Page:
• Food safety.
  • Food and nutrition education.
  • Parenting and nurturing infants and young children.
  • Money management.
  • Neighborhood strengthening through volunteer involvement.
  • Hurricane/disaster preparation.

 

​|News and Events


September 2017

National Food & Health Weeks

 

Cholesterol

Cholesterol is a fat-like substance made in the body, is part of all human and animal cells and is also obtained through diet. Cholesterol is important for brain development, so young children, especially those younger than two, require cholesterol in their diets. After the age of two, your body makes all of the cholesterol it needs.  In addition to its function in brain development, cholesterol is important in the formation of hormones and cell membranes. While cholesterol has significant functions, elevated cholesterol can increase your risk of heart disease. A regular fasting blood cholesterol test is recommended, with levels of total cholesterol to be less than 200 milligrams per deciliter (mg/dL).

Cholesterol is carried in the body along with fat and protein within lipoproteins. The two major types of lipoproteins are low-density lipoproteins (LDL) and high-density lipoproteins (HDL). LDL is considered the "bad cholesterol" because it leaves cholesterol in the arteries. When cholesterol accumulates in the arteries, a buildup of plaque occurs, which blocks adequate blood flow and increases the risk for heart disease. HDL is known as the "good cholesterol" because it actually removes cholesterol from the arteries.

Saturated fats and trans fats in the diet cause your liver to make more cholesterol, raising your cholesterol levels. A diet low in saturated fat and trans fat as well as regular exercise, helps to achieve lower cholesterol levels. Some sources of saturated fats include beef fat, lard, butter, whole milk and dairy products.  Unsaturated fatty acids can help to lower cholesterol levels. Olive oil, canola oil, nuts, and avocados are all examples of sources of unsaturated fatty acids.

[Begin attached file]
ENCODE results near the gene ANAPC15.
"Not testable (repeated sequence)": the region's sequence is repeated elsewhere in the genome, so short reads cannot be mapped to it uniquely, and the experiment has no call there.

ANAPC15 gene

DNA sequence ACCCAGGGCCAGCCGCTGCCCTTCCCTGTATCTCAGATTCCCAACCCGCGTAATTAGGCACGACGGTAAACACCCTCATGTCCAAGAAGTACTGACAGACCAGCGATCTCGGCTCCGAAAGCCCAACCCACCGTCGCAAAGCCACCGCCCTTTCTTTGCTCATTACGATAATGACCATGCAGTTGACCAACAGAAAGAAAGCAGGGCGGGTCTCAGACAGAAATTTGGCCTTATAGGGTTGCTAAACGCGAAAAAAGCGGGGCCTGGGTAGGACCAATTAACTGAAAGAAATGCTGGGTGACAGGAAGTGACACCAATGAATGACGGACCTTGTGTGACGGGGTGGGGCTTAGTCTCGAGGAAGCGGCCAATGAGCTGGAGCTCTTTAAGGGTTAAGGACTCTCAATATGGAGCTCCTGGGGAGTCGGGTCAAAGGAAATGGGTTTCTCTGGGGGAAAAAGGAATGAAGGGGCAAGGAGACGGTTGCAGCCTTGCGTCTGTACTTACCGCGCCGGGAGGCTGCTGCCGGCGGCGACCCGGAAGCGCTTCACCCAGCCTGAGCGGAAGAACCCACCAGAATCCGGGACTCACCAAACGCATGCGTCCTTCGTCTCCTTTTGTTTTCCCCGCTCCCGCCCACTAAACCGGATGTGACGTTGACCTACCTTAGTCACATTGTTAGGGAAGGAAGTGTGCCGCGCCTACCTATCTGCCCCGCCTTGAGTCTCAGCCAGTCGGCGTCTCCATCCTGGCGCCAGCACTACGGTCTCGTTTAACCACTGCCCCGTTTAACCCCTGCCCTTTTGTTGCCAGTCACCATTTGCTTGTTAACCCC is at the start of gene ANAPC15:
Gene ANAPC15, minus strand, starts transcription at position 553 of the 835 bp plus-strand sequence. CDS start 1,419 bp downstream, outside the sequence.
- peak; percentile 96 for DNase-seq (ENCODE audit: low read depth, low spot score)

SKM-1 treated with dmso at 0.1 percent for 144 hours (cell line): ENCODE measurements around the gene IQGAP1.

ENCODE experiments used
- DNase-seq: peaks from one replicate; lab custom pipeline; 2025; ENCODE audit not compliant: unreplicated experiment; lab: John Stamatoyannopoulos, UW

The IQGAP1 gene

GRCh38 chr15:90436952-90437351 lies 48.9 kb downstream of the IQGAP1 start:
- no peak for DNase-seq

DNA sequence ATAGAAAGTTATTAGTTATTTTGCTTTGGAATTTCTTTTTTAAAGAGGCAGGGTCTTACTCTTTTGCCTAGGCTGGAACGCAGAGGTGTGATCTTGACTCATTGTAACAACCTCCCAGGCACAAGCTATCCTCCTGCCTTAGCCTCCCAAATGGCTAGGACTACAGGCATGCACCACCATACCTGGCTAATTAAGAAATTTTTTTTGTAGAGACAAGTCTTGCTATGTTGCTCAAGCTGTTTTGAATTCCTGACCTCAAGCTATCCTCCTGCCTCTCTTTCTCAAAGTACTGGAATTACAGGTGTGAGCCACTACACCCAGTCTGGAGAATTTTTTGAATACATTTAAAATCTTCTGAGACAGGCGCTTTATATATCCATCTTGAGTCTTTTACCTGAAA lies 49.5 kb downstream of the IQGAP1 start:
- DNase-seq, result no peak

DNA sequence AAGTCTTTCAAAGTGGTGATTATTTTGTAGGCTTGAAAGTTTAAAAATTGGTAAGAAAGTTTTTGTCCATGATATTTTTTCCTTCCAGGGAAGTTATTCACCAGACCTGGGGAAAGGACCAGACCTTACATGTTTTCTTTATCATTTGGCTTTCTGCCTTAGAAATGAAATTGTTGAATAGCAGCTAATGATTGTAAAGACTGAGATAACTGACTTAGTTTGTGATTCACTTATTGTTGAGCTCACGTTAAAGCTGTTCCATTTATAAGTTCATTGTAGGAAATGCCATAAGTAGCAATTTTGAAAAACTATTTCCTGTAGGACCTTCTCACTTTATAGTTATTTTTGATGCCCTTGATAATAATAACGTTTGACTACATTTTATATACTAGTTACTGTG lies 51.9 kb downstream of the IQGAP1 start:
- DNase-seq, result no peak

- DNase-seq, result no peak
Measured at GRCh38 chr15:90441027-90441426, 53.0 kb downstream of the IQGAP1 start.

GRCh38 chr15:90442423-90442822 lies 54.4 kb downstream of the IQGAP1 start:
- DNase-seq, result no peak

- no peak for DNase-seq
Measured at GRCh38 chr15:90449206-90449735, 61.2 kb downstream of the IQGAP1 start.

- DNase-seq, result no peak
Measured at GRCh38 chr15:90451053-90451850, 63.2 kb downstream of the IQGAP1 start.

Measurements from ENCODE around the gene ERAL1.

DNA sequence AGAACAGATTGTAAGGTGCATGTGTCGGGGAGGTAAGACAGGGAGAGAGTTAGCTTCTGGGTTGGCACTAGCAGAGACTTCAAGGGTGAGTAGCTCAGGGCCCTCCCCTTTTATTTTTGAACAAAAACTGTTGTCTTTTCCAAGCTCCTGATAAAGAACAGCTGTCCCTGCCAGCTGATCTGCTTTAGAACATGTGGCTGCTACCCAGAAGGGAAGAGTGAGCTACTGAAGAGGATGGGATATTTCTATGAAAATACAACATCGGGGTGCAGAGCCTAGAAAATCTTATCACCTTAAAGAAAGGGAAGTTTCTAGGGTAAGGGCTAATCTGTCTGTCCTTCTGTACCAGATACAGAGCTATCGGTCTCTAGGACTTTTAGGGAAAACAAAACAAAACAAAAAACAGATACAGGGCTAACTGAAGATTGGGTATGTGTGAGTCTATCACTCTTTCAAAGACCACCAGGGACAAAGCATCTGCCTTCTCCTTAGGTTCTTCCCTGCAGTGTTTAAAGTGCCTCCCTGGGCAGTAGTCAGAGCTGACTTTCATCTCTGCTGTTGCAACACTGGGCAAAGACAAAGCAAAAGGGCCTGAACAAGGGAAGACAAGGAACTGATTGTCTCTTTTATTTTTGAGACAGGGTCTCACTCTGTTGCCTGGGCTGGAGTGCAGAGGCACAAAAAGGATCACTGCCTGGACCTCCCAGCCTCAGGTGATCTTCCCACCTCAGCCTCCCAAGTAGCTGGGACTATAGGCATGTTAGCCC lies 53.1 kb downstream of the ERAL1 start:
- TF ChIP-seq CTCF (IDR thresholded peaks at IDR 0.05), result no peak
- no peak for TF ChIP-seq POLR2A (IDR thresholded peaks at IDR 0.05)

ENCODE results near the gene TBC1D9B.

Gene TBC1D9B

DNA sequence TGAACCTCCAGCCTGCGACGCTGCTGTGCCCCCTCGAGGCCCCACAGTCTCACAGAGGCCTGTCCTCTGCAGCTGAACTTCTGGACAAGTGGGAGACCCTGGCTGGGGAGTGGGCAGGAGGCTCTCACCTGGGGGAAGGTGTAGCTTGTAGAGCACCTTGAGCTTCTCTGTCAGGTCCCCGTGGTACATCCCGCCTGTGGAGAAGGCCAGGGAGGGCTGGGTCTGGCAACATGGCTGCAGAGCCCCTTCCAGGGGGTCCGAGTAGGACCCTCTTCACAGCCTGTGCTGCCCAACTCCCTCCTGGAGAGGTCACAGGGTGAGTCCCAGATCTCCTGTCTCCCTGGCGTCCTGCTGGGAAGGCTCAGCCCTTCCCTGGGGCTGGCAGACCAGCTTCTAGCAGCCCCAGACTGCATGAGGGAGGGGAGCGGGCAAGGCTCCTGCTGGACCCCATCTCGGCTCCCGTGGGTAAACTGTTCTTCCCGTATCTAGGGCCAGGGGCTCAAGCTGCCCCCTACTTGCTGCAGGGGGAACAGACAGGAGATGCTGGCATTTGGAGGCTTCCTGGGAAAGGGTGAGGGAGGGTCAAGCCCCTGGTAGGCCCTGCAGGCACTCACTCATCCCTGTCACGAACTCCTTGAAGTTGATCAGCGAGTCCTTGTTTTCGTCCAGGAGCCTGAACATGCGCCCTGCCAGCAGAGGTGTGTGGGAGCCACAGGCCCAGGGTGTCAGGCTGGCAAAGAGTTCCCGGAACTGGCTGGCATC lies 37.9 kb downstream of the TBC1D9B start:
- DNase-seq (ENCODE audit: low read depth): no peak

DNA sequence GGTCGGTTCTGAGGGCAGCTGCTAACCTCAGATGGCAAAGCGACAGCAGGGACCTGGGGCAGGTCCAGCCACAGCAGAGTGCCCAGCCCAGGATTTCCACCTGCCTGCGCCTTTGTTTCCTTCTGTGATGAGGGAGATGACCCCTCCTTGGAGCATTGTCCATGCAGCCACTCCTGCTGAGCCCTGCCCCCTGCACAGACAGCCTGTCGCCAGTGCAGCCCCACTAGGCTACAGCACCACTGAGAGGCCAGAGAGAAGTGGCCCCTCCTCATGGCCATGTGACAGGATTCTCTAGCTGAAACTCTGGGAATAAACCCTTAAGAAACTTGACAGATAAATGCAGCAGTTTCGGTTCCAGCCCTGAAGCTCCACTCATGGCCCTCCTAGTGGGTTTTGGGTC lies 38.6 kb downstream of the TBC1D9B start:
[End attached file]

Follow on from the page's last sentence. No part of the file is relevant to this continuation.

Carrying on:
The maximum recommended daily intake of cholesterol is 300 mg per day. Some helpful tips for limiting your cholesterol intake include:

  • Try low-fat or fat-free dairy, milk and yogurt instead of whole or 2% milk
  • Select plant sources of protein, such as peanuts, tree nuts, and legumes
  • Limit red meat and choose more fish, chicken, and turkey
  • Choose lean cuts of beef or pork and trim off the visible fat
  • Use vegetable oils, such as olive, canola, soybean, and flaxseed when cooking and baking.

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  • Strengthening Families: Support in Times of Need


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  • Keeping the Flame Alive


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  • National Hand Washing Week


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  • Avoiding the Postwedding Blues


    If you’re planning a wedding, you may feel pretty overwhelmed by the details, logistics, and most of all, the expense. The average U.S. wedding now clocks in at $27,000, a huge cost for one day! When spending so much time and money on an event, it can be easy to get caught up in wanting everything...

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  • Benefits of Family Meals


    When was the last time you and your family sat down to a good dinner? Recently there has been a shift in society’s view of eating family meals together (Condrasky, 2006; Hamilton & Wilson, 2009). Families today have busy schedules. Kids are involved in extracurricular activities, and many mothers a...

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  • Am I Being Abusive?


    Domestic violence does not discriminate. No one group or individual is immune from the possibility of being or becoming an abuser. Abusers come from all walks of life. They can be plumbers, bankers, doctors, mechanics, store clerks, teachers, lawyers, law enforcement officers, etc. Although they ma...

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  • When It Hurts So Bad: Healing Your Marriage


    There’s no denying it…sometimes marriage can be really hard. At times, it can feel like we’ve lost our way. Anger and resentment bubble up, blame comes to the surface, and one or both partners may feel like a victim or stockpile negative feelings. ...

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  • Managing Diabetes through the Holidays


    November is American Diabetes Month, a month committed to raising awareness for pre-diabetics and the disease itself. November also means the holidays are fast approaching....

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  • The Key to Family Health


    October is National Family Health Month. The Key to family health is bringing families together and building connections and traditions that last a lifetime. ...

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 Events Calendar

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